Donald Trumps reacts to the QPF Co-directors being ‘worse than he is’.
“12-1pm Puncher & Wattmann Anthology Reading
Join Editor David Musgrave as he presents readings from poets featured in P&W’s recent Contemporary Poetry Anthology, including Sam Wagan Watson, MTC Cronin, Liam Ferney, Sarah Holland-Batt, Bronwyn Lea, Felicity Plunkett, Kit Kelen, Jennifer Maiden, Toby Fitch and Nathan Shepherdson.”
This is my response to being white-washed out of Queensland poetry history by a few morally bankrupt and corrupt petty arts bureaucrats, who now almost Trump-like, tyrannically control Australia’s premier poetry event (and its $360,000 of Arts Queensland funding) and blacklist anyone who dares to speak out against their move towards music and performance, popularist programming, Brisbane slam-scene nepotism and bias against regional Queensland poets, older women poets and established Queensland poets who have vast track records of publication and performance. What? We’re not fucking hip enough for Stavanger & co? Not inner-city wankers? Not wannabes?
Dear Ms. Howard (Assistant Minister of State Assisting the Premier),
It was great to catch up with you briefly at the program launch of the 2017 Queensland Poetry Festival in July – Australia’s major poetry festival that I started 21 years ago as the founding director in 1997. However, I did not get the opportunity to discuss some concerns I have about the festival’s current direction under the leadership of David Stavanger and his partner Anne-Marie Te Whiu.
Since they became the Co-directors in 2015, there has been a marked shift in the aesthetic direction of the festival, that now emphasises music, performance and popularity over contemporary poetic practice. Evidence of this is businessman Clive Palmer’s inclusion in the 2015 festival because he wrote a collection of juvenilia in his early 20s. He is not a contemporary poet and his inclusion that year was for festival publicity only, which it received in the press to the detriment of real poets who strive to be heard anywhere!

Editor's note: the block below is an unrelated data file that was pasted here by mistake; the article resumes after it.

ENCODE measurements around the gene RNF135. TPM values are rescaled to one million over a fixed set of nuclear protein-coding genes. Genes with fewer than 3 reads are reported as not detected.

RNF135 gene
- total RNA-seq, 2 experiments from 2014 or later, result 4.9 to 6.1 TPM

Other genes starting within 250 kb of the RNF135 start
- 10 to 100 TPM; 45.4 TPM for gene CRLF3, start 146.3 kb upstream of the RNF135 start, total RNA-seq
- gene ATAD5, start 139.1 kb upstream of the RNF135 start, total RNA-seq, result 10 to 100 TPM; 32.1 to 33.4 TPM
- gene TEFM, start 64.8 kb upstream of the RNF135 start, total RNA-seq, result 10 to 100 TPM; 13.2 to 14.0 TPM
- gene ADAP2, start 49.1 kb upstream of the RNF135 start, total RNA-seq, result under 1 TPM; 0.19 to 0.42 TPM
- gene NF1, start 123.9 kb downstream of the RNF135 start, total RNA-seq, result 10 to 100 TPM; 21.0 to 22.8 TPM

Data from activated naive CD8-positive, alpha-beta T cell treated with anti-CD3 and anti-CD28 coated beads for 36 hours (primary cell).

Earlier this year I wrote to the QPF Board listing not only my concerns, but the concerns of other regional, local, older and established Queensland poets. My letter was tabled at a meeting and I received a response from Tina Radbourn the then chair, however there was no commitment from the QPF to either acknowledge or redress some of these concerns about the festival. Below is a list of some of those concerns that I included in my initial letter.
There is concern that the QPF is programming amateurs to the detriment of serious established poets. Poets without any track record of publication (a standard) have been included in this – Australia’s premier poetry event.
There is concern that the quality and balance of the programming is suffering from an overbalance in aesthetics towards performance poetry and music, which prioritises poetry as ‘entertainment’ rather than poetry as a profound form of social capital. For example, the Leonard Cohen Tribute event in the 2017 festival includes 12 musicians and only 3 poets.
There is concern that aspects of the QPF programming aim to be sensationalist and popular and appear to be included for the sake of the festival’s publicity. An example of this type of sensationalism would be Michael Leunig’s inclusion and The Bedroom Philosopher’s (a popular comedic musician) inclusion in the 2017 festival.